Rolling tables take up most of the space in the factory, and Cobas walks up and down, checking cigars and looking at their construction. She says that the operation was not profitable when it first started, but the real turning point for the factory came about two years ago when a Cuban roller named Maria Sierra started working for her. Classified as a Category 9 roller, Sierra had made cigars at the prestigious El Laguito Factory in the Miramar section of Havana for 32 years, giving her somewhat of an elite status among rollers.
“Usually the rollers from Cuba that come around are from Upmann or the Partagás Factory if you’re lucky,” says Cobas. “But El Laguito?” Cobas walks over to Sierra’s rolling table and picks up a cigar, holding it up, showing off its excellent construction and pigtail cap—undeniable proof of remarkable training. Sierra does not look up from her work.
In Cuba, Sierra primarily made Cohibas, including Behikes, and her skills have been put to good use in Miami. Last year, she made a limited-edition cigar for Bill Paley’s La Palina brand called the Goldie Laguito No. 2, which was rolled with the same parameters as the Cuban Laguito No. 2—a 6 inch by 38 ring panetela. It was the only La Palina made in Miami until this year’s Goldie Laguito No. 5, an expertly finessed pigtail cigar the same size as the Cohiba Behike BHK 54 (5 3/4 by 54).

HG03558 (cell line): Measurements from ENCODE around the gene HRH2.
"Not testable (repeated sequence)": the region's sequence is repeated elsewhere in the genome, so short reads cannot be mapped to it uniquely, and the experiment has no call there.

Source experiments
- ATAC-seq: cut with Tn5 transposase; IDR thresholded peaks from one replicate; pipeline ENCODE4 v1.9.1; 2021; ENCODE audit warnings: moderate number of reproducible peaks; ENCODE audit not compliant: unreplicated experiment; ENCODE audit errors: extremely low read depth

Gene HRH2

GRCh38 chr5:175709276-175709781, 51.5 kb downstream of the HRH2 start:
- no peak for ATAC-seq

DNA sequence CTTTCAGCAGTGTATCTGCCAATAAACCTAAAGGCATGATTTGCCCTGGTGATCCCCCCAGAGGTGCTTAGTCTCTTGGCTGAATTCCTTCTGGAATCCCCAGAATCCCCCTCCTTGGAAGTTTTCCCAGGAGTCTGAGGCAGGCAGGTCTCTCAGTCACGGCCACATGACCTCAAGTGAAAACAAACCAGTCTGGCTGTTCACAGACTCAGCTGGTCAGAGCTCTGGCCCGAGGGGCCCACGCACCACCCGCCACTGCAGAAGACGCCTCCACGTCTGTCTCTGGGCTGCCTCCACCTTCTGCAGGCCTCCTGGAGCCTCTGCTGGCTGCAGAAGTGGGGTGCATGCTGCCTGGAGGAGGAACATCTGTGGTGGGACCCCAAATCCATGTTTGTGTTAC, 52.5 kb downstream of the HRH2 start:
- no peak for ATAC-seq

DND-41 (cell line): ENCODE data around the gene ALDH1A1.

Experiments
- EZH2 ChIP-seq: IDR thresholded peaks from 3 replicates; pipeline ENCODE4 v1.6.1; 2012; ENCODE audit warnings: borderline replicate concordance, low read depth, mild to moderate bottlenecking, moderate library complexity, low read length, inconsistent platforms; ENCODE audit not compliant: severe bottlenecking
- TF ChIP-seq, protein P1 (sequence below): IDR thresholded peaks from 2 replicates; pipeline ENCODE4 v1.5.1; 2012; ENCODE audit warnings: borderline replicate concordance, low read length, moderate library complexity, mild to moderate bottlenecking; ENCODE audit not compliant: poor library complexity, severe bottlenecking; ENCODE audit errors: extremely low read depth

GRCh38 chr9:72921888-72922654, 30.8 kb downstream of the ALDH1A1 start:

Sierra is the only one who rolls these smokes for La Palina. Only 25,000 are scheduled for production. While she concentrates on that, the nine other rollers are busy producing the Padilla cigars, including the Padilla Miami 8 & 11 (a cigar that was once made in Miami, relocated to Honduras, and brought back to Miami), Chinnock Cellars cigars (a brand owned by Brian Chinnock of Chinnock Cellars winery) and some of the El Primer Mundo brands, including the Epifania and Liga Miami.
Cobas mourns the loss of some of the factories that have left the neighborhood. El Credito Cigars, which rolled La Gloria Cubanas just across the street, now only sells cigars. And El Rey de los Habanos is now in Doral. “I wish that some of the people who left Calle Ocho were still here. It brought more foot traffic, but I love it here,” says Cobas. “The rollers are artists and I don’t ever get tired of watching them work. They’re the best at what they do. Miami still has that mystique.”
A mystique indeed. But also something simple—the cigars are made well and with distinction. It’s a city where displaced artisans are anxious to show their skill and passion. Fernández, when assessing his cigars and his rollers, puts it plainly: “Being in Miami is the closest thing you can get to rolling in Cuba. Each cigar is rolled in Cuba’s image.”